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Suppose we have a binary grid(filled with 0s and 1s) with x rows and y columns. what is number of ways the grid can be filled such at it has AT LEAST one rectangular block of 1s. Given the condition that A rectangle is any set of 1s that form a boxed area with width and length > 1. A square is also a rectangle but 1,1 is not.

for 1x2 or 2x1 the answer is 0.

for a 2x2 grid we have only 1 such case

1 1
1 1

making count=1.

Plz help find the count.

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You may as well replace "at least one rectangular block" by "at least one 2x2 block" (since any grid containing the former contains the latter). For squares, the OEIS has values for the number of grids WITHOUT a 2x2 block of 1's at oeis.org/A139810 , but there's no further information given. –  Kevin Costello Nov 6 '12 at 19:13
    
For a grid of fixed height and arbitrary width, an explicit formula or generating function can be obtained for grids that don't contain a $2\!\times\!2$ block of $1$s by using the "transfer matrix" method. As is often the case with this type of problem, it is unlikely that a closed formula or generating function can be found for grids of arbitrary width and height. –  David Bevan Nov 7 '12 at 10:00
    
@DavidBevan: Could give a formula insight on lets say 3 row matrix with say c columns –  Fluvid Nov 7 '12 at 10:10
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1 Answer 1

up vote 2 down vote accepted

We will count $n\!\times\!3$ grids containing no $2\!\times\!2$ block of $1$s ("three-row square-free grids"):

If we encode the columns by integers using the entries as the digits of a binary number, then for three rows, we have three classes of columns: $A=\{0,1,2,4,5\}$, $B=\{3,6\}$ and $C=\{7\}$, with transfer matrix $M=\Big(\begin{smallmatrix}5&2&1\\5&1&0\\5&0&0\end{smallmatrix}\Big)$.

The number of three-row square-free grids is thus the sum of the entries in the vector $$(5,2,1)\,M^{n-1}.$$ The closed form is complex, involving roots of cubic polynomials.

The first few terms are $8, 57, 417, 3032, 22077, 160697, 1169792, 8515337, 61986457, 451223152$. This is A181246 in OEIS.

Alternatively, if we let $a(z)$, $b(z)$ and $c(z)$ be the (ordinary) generating functions for $n\!\times\!3$ square-free grids where the final column is in classes $A$, $B$ and $C$ respectively, and we let $g_3(z)$ be the OGF for all three-row square-free grids, then solving the equations $$\begin{array}{rcl}a(z) &=& 5 z + z\:\! (5 a(z) + 5 b(z) + 5 c(z))\\ b(z) &=& 2 z + z\:\! (2 a(z) + b(z))\\c(z) &=& z + z\:\! a(z)\\g_3(z)&=&a(z)+b(z)+c(z)\end{array}$$ gives $$g_3(z)\;=\;\frac{z\:\! (8 + 9 z - 5 z^2)}{1 - 6 z - 10 z^2 + 5 z^3}.$$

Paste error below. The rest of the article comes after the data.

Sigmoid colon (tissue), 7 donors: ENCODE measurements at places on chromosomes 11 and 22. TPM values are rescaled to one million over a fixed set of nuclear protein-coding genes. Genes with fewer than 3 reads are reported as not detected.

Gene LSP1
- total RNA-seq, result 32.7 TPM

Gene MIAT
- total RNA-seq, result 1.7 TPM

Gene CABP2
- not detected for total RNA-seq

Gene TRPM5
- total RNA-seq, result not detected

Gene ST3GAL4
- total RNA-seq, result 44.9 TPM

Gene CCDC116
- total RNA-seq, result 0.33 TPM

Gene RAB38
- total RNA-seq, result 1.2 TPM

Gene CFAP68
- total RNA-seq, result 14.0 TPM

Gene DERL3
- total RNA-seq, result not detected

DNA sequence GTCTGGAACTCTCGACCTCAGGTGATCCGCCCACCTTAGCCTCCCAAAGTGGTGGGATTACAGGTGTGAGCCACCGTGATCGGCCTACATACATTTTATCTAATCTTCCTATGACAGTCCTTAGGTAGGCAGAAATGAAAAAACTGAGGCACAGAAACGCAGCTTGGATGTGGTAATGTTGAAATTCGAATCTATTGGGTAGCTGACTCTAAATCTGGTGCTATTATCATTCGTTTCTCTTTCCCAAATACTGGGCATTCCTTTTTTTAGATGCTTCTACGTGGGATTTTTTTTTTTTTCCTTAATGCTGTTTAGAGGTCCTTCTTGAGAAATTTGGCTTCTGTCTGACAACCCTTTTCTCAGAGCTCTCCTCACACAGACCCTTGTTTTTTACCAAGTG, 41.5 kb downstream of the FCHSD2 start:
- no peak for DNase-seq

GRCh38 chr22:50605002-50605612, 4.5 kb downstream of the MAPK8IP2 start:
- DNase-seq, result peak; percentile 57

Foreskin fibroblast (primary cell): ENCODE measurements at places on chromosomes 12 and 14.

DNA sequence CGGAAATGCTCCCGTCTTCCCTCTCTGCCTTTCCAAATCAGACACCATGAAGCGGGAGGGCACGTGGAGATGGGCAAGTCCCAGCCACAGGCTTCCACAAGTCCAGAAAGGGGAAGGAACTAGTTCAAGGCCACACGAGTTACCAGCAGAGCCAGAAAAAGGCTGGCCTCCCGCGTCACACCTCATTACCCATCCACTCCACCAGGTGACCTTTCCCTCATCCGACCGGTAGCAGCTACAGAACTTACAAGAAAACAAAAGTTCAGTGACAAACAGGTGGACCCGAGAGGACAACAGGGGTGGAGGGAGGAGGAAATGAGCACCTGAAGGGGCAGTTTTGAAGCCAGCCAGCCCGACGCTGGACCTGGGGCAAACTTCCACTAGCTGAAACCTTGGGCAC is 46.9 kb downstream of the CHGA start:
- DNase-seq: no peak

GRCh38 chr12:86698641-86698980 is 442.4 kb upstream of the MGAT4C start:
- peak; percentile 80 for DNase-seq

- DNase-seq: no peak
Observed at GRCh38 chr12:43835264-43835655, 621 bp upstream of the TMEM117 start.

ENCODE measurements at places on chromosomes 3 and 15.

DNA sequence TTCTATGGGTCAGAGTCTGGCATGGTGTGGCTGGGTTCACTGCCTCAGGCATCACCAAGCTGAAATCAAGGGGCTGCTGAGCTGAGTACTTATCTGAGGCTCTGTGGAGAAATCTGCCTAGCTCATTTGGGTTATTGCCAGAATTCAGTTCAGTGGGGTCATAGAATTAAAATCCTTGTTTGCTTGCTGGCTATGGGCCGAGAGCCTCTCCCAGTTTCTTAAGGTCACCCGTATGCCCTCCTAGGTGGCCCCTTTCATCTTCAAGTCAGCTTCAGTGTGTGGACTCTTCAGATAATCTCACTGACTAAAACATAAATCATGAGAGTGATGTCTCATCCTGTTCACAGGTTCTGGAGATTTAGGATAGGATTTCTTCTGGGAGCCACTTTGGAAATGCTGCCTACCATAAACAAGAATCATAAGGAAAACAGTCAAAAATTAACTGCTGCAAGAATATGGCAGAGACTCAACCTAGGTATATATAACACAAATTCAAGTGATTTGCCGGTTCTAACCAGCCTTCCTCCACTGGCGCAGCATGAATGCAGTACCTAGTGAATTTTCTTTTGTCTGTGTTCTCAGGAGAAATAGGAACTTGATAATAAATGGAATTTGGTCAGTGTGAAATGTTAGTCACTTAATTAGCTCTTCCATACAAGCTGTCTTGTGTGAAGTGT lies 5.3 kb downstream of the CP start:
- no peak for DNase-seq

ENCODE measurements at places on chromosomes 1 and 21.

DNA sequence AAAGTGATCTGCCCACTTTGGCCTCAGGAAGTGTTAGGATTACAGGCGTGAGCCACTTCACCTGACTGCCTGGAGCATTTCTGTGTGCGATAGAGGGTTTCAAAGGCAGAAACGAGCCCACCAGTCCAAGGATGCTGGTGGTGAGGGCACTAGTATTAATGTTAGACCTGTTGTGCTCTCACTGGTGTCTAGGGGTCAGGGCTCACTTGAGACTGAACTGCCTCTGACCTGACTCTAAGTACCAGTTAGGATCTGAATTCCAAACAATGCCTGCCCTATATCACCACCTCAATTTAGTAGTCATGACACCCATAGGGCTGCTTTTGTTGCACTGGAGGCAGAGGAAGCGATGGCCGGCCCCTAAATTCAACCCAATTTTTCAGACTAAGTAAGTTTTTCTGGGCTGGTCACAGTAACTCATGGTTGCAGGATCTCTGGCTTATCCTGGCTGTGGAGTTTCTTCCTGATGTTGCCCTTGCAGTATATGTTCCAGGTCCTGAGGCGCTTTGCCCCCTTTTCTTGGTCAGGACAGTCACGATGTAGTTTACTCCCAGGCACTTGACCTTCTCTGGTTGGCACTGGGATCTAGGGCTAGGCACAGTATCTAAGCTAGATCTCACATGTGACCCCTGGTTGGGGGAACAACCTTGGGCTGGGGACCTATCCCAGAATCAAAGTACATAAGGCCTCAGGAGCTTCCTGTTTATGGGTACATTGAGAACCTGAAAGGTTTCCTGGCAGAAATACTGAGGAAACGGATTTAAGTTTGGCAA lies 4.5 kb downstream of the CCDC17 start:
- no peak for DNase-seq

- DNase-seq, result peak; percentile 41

For four-row grids, five classes are required, with transfer matrix $\left( \begin{smallmatrix} 8 & 4 & 1 & 2 & 1 \\ 8 & 2 & 1 & 1 & 0 \\ 8 & 4 & 0 & 0 & 0 \\ 8 & 2 & 0 & 0 & 0 \\ 8 & 0 & 0 & 0 & 0 \end{smallmatrix} \right)$, giving generating function $\frac{8 z (2+7 z+z^2-8 z^3)}{1-10 z-54 z^2-16 z^3+64 z^4}$.

There are many numerical results in OEIS: three rows, four rows, five rows, six rows, seven rows, eight rows, and nine rows.

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Bean: Could you point me to a link or material where I could find how you got the classes A, B ,C and M. –  Fluvid Nov 7 '12 at 17:07
    
also what if we need to count no 2x2 block of four 1s or 0s –  Fluvid Nov 7 '12 at 17:20
    
The classes correspond to columns with the same transition behaviour -- i.e. given classes $X$ and $Y$, every column in class $X$ must be able to be followed by the same number of elements (but not necessarily the same elements) of class $Y$. Columns in class $A$ have no adjacent $1$s; columns in class $B$ have two adjacent $1$s; the column in class $C$ has three adjacent $1$s. –  David Bevan Nov 7 '12 at 18:42
    
Bean: can we extend the logic to say there should be no 2x2 sub matrix of 0 and there will be no 2x2 submatrix for 1s –  Fluvid Nov 7 '12 at 18:55
    
The same approach works avoiding both $2\!\times\!2$ blocks of $1$s and $2\!\times\!2$ blocks of $0$s. Because of the symmetry between $1$ and $0$, for three-row grids, three classes are still sufficient: $\{0,7\}$, $\{1,3,4,6\}$ and $\{2,5\}$. –  David Bevan Nov 7 '12 at 19:21
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